How To Apply for NRT Designation

Is your trail a good candidate for National Recreation Trail designation? This page will tell you the requirements and how to nominate your trail.


The Air Line State Park NRT is an abandoned railroad line that runs through rural central Connecticut.

There are two procedures for applying for NRT designation, depending on whether the trail is on land administered by the US Department of Agriculture or on any other land.

For water trails interested in applying to the National Water Trails System, follow Method One but note the additional requirements in the application to address the trail's best management practices.

METHOD ONE -- If your trail is on federal land administered by (or associated with) the US Department of Agriculture:

  • The USDA Forest Service has authority for designating NRTs on land administered by the Department of Agriculture (National Forests, National Grasslands, and National Recreation Areas) and associated lands.
  • See the details of the US Forest Service designation process for NRTs.

METHOD TWO -- If your trail is on other Federal Land or on State, local, or private land:

Note that trails on state, local government, or private land (anything other than Federal) should submit a letter of support from the appropriate State Trails Administrator/Coordinator. See a Sample Letter of Support.

Who can apply for National Recreation Trail designation?

Any public or private trail manager operating a trail that meets the definition and criteria below may apply for NRT designation.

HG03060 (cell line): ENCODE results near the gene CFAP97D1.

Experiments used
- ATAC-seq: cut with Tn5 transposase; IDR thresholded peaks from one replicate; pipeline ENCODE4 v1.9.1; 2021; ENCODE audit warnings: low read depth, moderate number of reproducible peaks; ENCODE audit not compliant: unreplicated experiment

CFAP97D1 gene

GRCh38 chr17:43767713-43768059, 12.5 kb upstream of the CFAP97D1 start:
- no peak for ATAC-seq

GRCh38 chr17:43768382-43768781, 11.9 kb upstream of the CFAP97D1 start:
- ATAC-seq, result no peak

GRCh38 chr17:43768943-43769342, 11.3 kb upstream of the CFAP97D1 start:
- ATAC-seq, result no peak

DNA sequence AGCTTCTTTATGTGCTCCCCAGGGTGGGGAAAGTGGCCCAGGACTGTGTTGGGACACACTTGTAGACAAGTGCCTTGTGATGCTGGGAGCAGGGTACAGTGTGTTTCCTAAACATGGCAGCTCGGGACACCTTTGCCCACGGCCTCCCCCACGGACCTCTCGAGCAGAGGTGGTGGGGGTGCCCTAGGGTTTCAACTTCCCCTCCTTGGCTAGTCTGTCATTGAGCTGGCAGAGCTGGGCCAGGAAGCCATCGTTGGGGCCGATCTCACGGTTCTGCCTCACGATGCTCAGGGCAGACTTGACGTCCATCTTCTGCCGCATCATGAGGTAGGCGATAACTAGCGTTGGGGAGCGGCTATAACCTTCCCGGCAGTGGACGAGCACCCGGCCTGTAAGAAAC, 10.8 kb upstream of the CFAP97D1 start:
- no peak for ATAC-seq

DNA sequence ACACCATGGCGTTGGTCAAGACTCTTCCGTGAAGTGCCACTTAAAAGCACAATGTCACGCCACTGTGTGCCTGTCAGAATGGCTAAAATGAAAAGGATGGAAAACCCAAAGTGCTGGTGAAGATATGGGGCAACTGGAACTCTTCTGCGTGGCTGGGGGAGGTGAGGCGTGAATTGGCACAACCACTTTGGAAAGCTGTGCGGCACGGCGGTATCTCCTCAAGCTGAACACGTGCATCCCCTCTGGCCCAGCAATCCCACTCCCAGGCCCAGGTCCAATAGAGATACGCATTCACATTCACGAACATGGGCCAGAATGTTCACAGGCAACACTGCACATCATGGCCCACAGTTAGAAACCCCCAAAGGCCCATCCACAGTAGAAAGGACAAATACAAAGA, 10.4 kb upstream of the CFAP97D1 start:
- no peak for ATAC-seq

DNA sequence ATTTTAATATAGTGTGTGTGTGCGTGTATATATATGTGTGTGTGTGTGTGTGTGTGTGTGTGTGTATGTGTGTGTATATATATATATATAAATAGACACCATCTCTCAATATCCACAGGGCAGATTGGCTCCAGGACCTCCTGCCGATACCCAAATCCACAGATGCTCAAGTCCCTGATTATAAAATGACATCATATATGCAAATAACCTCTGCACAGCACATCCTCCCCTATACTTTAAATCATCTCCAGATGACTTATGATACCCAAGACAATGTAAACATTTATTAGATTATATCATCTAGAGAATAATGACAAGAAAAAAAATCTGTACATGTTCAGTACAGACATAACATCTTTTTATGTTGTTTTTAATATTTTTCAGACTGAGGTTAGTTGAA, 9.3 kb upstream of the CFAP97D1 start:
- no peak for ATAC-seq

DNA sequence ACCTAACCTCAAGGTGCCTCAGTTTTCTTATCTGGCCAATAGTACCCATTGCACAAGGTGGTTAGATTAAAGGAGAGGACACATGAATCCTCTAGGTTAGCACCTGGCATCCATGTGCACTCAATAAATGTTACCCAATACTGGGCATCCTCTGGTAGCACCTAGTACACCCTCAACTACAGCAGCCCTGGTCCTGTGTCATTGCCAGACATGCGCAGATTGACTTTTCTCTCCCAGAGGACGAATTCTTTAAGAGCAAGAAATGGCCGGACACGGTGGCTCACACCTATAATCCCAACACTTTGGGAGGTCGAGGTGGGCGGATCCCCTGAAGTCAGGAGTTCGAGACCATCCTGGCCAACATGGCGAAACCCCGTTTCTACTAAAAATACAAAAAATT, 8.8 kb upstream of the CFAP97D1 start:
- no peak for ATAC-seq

What kinds of trails are eligible?

  • A trail is a travel way established either through construction or use and is passable by at least one or more of the following, including but not limited to: foot traffic, stock, equestrian, watercraft, bicycles, in-line skates, wheelchairs, cross-country skis, off-road recreation vehicles such as motorcycles, snowmobiles, ATVs, and four-wheel drive vehicles.
  • Roads and highways suitable for passenger car travel are not eligible for NRT designation.
  • For examples of the kinds of trails that are eligible, see our online database of all NRT designations.

What are the criteria for NRT designation?

  • The trail must be open to public use, have no gaps, and be designed, constructed, and maintained according to best management practices, in keeping with the use anticipated. Trails that demonstrate state-of-the-art design and management are especially encouraged to apply for NRT designation.
  • The trail is in compliance with applicable land use plans and environmental laws.
  • NRT designation must be supported in writing by the landowner(s), public or private, upon whose land the trail tread exists. For adjacent landowner(s), letters of support are encouraged but written approval is not required.

NRT Program Trainings

webinar: Fundamentals of National Recreation Trails

Learn about the benefits to designating your trail(s) as a National Recreation Trail (NRT), the history of NRTs, the process for trails to become NRTs, and more.

webinar: National Water Trails

This webinar will dive in deeper on the process for trails to become designated National Water Trails, which are a subset of the National Recreation Trails.

Getting Help

  • The Washington, DC contact is the Department of the Interior's NRT Coordinator at National Park Service: (303) 969-2620 or email: [email protected]
  • If your trail is on a National Forest or other land administered by the US Department of Agriculture, work with appropriate USDA Forest Service contact or Brenda Yankoviak at 414-297-3295 or [email protected].
  • For technical assistance with the online application, NRT website, or NRT database contact Michael Bullington with American Trails: [email protected]

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